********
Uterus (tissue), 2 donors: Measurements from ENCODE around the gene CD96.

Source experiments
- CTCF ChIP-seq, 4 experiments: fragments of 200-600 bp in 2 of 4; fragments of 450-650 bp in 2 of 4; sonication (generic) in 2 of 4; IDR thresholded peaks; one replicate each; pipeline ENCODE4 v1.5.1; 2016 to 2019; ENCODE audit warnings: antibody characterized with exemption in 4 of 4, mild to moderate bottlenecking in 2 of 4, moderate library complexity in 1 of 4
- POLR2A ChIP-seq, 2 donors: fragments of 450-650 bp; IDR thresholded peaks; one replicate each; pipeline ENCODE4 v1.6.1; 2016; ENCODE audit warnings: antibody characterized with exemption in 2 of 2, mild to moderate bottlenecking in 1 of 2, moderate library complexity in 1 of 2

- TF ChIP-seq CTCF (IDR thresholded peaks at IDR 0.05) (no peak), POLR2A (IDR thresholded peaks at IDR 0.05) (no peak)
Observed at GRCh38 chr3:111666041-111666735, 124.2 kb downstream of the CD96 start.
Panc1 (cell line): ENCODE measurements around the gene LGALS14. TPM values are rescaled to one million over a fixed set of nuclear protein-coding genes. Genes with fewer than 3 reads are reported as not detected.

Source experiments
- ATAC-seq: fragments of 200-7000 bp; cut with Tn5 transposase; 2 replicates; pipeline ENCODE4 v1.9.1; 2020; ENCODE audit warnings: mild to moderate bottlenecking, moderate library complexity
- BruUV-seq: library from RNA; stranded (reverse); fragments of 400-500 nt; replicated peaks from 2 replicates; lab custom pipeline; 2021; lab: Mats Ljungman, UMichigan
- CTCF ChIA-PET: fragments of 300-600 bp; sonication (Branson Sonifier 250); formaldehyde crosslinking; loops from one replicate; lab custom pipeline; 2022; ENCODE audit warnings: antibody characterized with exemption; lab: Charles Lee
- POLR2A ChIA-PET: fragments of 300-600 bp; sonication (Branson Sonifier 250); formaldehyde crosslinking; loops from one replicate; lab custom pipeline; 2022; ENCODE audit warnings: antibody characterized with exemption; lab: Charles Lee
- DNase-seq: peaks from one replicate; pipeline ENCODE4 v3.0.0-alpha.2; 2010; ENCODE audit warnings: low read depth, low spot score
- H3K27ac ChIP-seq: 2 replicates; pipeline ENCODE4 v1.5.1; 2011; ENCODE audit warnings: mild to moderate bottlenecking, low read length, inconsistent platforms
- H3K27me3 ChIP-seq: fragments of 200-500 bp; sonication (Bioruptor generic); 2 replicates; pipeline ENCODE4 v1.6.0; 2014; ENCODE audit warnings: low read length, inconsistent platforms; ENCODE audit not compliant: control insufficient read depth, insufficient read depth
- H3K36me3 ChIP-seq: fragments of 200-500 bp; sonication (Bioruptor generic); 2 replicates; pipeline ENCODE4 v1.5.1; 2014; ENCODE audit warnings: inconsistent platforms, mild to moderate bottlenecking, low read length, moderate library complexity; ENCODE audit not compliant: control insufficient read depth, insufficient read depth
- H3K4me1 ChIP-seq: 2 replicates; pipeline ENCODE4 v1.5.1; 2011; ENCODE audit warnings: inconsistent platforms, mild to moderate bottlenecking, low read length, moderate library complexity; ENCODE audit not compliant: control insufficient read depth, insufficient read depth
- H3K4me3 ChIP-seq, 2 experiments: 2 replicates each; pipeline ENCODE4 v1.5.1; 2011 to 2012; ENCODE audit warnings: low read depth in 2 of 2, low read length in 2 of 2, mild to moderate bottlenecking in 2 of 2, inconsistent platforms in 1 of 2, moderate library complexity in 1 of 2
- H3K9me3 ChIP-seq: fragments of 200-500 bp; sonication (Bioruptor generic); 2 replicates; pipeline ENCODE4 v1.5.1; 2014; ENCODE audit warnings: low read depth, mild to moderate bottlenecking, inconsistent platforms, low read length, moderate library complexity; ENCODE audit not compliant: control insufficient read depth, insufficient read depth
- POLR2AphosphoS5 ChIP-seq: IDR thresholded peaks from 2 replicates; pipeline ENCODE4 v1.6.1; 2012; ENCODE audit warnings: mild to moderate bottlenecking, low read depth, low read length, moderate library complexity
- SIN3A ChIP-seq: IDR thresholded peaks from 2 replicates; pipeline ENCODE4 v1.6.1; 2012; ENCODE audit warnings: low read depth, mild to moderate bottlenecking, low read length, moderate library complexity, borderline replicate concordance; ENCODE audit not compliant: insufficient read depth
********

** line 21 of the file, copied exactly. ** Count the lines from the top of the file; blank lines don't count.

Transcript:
- SIN3A ChIP-seq: IDR thresholded peaks from 2 replicates; pipeline ENCODE4 v1.6.1; 2012; ENCODE audit warnings: low read depth, mild to moderate bottlenecking, low read length, moderate library complexity, borderline replicate concordance; ENCODE audit not compliant: insufficient read depth